Post Tribute

Tribute to Oliver Mannion, collage of photocopies and architectural site maps (work in progress)
 The workspace was designed to facilitate a number of different mediums safely, being mindful that people could be bringing in materials which were very precious to them.
We also had a private space with comfy seating in case any one became distressed. We would like to thank the Listeners (bereavement counsellors) from St Mary's Pastoral Centre who made themselves available throughout the session.  

Printer/photocopier station. Above it on the wall are a selection of well-known poems associated with dealing with mortality.

During the event Art Hive members were on hand to help with creativity and ideas using the objects people had brought with them, in order that they would leave with a finished piece. The Art Hive artists provided most of the art materials from their own supplies, making sure there was a wide range of options. These included tissue, sugar, and tracing paper; coloured pencils, wax crayons, and paint; glue, scissors, erasers etc etc; wools and embroidery threads; sewing machines and photocopier (the photocopier was particularly useful, as it meant copies could be experimented with, even of three dimensional objects!)

TRIBUTE Bereavement and Loss workshop

Bereavement and Loss workshop hosted by Art Hive
On Saturday 8th November 2014
From 12 until 5pm
At Nest Space (opposite Gamestop), Mitchell St, Clonmel


       The purpose of the workshop is to make something beautiful and evocative as a positive reminder (aide-mémoire) of someone who has passed away. This could be a collage, print, textile, a time capsule, or something 3 dimensional (shrine like). It could be a lengthy process, so participants should make sure they give themselves time within the workshop to achieve a finished piece.

When a loved one dies they leave behind so many
physical things.
It is often difficult to know what to do with
everything. In time it becomes easier to part with some of these, but there are often a few things we would like to keep forever, as well as photographs.

It is most important to bring mementos of that
These can be photographs (which can be photo-copied on site), articles of clothing, pictures from magazines or newspapers, small things; anything that you associate with that person. Give yourself time to choose what to bring. If you want your piece in a frame, please bring one with you. Charity shops and Euro shops are good sources.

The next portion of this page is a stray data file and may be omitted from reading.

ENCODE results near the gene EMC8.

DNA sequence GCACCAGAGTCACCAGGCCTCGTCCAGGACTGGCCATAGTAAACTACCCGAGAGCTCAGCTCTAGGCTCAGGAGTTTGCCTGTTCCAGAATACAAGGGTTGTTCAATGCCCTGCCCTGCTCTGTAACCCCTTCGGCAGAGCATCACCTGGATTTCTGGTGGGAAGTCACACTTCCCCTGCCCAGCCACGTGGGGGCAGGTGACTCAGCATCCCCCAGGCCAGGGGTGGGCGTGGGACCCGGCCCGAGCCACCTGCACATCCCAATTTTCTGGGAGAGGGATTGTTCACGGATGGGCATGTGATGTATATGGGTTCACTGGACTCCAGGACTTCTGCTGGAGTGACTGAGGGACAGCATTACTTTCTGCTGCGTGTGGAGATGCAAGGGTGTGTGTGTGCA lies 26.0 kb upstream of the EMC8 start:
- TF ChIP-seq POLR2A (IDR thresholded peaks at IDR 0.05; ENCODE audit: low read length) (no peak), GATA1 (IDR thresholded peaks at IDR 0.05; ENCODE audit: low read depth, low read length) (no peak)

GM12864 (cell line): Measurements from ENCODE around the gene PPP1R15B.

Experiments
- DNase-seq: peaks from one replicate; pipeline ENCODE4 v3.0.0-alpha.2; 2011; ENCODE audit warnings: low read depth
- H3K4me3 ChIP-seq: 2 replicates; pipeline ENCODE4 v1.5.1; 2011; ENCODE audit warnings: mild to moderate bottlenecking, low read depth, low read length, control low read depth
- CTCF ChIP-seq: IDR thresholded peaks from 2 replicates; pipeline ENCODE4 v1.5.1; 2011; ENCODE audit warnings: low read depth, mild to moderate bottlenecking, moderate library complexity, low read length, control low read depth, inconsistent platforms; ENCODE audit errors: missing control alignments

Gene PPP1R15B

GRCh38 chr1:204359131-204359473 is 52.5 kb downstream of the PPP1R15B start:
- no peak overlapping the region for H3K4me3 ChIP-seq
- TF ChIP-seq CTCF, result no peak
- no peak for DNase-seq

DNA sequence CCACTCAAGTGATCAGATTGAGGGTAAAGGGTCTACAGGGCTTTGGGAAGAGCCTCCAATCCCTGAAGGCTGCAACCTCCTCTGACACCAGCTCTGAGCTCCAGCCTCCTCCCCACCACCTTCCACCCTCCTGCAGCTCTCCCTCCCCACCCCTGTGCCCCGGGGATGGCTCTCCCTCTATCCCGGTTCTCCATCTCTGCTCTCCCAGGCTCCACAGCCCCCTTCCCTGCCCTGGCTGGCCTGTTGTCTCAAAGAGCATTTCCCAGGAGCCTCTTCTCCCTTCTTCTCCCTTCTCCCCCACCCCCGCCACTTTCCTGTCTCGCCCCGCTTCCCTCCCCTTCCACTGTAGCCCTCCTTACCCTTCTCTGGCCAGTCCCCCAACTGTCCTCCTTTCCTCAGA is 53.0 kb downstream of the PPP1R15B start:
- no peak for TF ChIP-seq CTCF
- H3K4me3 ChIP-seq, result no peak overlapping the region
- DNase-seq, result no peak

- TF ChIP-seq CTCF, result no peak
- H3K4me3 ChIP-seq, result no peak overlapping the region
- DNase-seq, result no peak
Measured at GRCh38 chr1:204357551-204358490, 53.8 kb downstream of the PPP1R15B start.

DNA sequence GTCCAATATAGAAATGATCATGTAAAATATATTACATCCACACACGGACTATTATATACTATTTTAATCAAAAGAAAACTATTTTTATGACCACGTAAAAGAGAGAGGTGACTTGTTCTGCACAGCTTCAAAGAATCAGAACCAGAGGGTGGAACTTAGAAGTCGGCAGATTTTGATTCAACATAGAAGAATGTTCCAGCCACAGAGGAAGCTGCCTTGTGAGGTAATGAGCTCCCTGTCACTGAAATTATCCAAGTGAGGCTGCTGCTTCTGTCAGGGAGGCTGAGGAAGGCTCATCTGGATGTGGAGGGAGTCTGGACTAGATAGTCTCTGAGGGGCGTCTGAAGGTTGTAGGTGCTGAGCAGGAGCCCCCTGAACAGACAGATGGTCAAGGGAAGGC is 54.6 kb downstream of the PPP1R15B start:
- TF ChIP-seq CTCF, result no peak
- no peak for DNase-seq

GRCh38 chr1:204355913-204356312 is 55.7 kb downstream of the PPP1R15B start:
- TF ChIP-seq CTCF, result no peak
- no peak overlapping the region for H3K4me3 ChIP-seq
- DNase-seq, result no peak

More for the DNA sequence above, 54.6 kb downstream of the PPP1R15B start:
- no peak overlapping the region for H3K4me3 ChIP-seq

Materials and facilities provided: some basic including
sewing machines, a photocopier, glue, paper, background cloth, and printing equipment.

The workshop is for anyone and everyone. Under 16s must be accompanied by an appropriate adult. Everyone and the objects they bring will be treated with the utmost respect.

The workshop is a free event.

Drift-line Debris - deconstructed Clonea Strand

Lyn Mather's piece at Omni Hive was an installation based on the steps leading up to the first floor. It consisted of jetsam collected on Clonea East Strand, Co. Waterford, gathered on the high tide drift-line within a relatively short time.

Drift-line Debris - deconstructed clonea strand (detail)

Short Artist Statement:
As an artist concerned with environment and ecology, I am interested in depicting the human cultural impact on life and the kind of landscapes and eco-systems we create and contribute to. Often this includes looking at the processes of nature in relation to cultural expression unfolding in time. My work is concerned with giving nature a voice or showing human cultural forms where they converge and form a collective layer with what was once pristine nature. 

Drift-line Debris portrays a collection of lost and abandoned plastic roping, netting and washed up blue gloves once used in the nearby oyster trade. On the steps, individual objects and organisms are displayed as found - some are to various degrees damaged and decomposed as the tide of time is processing all of these back into the sand and sea. 

Whilst all of this debris washes up on a strand on a high tide line between the sea and land bank, the drift-line that we often walk along in hope of discovery perhaps, this installation of objects are portrayed in circles of sand to highlight that each of these pieces have their own story to tell.   

Omni Hive - our Culture night 2014 show

Omni Hive, a pop-up exhibition curated by Art Hive was held in the old Nest shop on  27 Mitchel Street, Clonmel from 4 till 9pm.

l-r : Aisling Egan, Violeta Pserackaite, Ian Mannion, Dennis Ryan, Catherine Starling, Brigid Teehan
Participents included both the Art Hive group themselves (Catherine Starling, Ian Mannion, Dennis Ryan, Violeta Pserackaite, Laima Bujak) and guest artists Brigid Teehan, Lyn Mather and Aisling Egan. Exhibits were varied, covering a wide range of styles and mediums.

Omni Hive itself was the title of Art Hives' first collaborative work, incorporating each members' disciplines. It consisted of several suspended white textile panels woven and stitched by Catherine Starling and Violeta Pserackaite, with pale ceramic pieces hung in front on knotted string. Dennis Ryan a ceramicist, cast the pieces from everyday commercial packaging molds provided by Ian Mannion (an inspirational source for him).
l-r : Ian Mannion, Brigid Teehan, Lyn Mather & Arts Officer Melanie Scott
 A video composited from film footage and images of group member's art and studio spaces was projected onto the installation. A parade of imagery, of lights and shadows was created the public could walk through and interact with.